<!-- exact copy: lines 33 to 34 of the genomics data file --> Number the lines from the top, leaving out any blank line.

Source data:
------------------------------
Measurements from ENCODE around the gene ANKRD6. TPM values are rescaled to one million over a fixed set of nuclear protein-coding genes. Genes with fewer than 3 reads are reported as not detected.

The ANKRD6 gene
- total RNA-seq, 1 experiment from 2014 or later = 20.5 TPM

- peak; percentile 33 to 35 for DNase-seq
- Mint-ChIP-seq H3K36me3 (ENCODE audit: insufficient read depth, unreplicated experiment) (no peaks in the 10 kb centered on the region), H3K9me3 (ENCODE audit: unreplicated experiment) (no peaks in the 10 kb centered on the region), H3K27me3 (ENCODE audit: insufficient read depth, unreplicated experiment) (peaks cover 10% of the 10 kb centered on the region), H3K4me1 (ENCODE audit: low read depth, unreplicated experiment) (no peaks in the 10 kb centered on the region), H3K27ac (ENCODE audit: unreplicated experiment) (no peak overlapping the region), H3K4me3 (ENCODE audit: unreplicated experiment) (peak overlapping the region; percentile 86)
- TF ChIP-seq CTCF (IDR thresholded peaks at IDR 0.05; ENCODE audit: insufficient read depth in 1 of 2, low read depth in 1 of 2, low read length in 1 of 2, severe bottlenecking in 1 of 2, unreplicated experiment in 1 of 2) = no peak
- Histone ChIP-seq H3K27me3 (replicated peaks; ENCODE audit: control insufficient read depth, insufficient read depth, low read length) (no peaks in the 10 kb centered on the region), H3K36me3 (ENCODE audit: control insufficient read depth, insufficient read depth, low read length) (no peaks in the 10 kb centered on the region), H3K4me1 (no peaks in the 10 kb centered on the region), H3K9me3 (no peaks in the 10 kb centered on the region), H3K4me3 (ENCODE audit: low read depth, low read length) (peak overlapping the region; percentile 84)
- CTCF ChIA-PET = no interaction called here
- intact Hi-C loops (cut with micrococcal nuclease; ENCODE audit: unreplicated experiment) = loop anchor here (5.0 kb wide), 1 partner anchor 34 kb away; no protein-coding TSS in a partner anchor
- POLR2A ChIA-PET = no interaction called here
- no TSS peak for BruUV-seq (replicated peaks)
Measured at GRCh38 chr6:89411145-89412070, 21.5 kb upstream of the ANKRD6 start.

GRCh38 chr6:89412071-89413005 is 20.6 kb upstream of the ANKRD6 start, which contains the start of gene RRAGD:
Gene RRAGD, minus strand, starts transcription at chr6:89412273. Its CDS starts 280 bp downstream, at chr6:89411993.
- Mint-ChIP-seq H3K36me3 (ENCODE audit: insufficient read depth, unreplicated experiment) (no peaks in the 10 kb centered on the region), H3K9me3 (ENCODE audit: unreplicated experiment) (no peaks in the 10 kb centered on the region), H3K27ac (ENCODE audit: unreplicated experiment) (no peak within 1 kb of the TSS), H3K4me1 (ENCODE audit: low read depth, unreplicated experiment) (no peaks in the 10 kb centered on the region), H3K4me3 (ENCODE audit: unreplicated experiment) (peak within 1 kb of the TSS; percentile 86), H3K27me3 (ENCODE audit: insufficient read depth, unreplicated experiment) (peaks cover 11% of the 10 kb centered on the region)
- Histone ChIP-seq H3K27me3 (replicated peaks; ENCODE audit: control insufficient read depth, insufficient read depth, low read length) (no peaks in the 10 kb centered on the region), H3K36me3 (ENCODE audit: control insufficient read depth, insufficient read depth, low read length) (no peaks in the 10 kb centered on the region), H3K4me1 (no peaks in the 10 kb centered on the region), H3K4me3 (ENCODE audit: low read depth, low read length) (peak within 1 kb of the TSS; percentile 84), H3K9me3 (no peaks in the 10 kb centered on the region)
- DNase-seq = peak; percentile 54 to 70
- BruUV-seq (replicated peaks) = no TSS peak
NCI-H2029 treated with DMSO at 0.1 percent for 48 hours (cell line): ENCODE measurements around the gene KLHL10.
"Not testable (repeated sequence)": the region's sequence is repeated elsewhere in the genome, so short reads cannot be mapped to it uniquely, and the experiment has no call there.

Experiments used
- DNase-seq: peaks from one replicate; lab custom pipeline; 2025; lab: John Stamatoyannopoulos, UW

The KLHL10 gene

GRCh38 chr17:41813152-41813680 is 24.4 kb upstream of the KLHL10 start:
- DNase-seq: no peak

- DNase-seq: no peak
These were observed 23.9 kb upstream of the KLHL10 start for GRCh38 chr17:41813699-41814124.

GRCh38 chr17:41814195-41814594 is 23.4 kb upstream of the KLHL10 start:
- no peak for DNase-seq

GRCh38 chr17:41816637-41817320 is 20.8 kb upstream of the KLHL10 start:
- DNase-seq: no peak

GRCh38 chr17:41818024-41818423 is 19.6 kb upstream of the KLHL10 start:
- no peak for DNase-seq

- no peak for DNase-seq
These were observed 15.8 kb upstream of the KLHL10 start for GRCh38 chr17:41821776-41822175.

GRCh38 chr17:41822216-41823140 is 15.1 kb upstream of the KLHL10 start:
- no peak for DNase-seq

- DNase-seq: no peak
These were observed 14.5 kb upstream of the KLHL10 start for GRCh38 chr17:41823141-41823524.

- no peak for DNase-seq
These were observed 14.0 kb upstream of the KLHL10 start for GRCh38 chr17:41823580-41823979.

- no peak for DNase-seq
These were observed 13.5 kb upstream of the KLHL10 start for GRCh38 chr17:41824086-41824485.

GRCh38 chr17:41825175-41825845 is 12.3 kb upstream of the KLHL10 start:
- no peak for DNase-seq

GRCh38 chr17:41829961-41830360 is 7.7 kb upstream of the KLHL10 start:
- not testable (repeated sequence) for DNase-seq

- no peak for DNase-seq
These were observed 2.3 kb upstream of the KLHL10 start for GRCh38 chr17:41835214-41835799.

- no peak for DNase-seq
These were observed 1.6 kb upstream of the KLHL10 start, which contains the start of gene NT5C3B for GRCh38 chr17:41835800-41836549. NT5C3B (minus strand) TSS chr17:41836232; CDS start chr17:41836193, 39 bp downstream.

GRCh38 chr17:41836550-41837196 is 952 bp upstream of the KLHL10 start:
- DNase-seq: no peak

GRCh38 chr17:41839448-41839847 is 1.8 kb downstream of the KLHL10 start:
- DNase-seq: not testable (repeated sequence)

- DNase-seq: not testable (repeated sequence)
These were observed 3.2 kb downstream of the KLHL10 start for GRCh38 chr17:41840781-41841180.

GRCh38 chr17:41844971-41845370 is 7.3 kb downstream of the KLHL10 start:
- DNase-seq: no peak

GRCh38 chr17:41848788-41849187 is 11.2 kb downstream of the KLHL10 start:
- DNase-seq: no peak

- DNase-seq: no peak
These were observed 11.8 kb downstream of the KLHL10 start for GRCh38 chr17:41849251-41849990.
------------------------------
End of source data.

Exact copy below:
- no peak for DNase-seq

- no peak for DNase-seq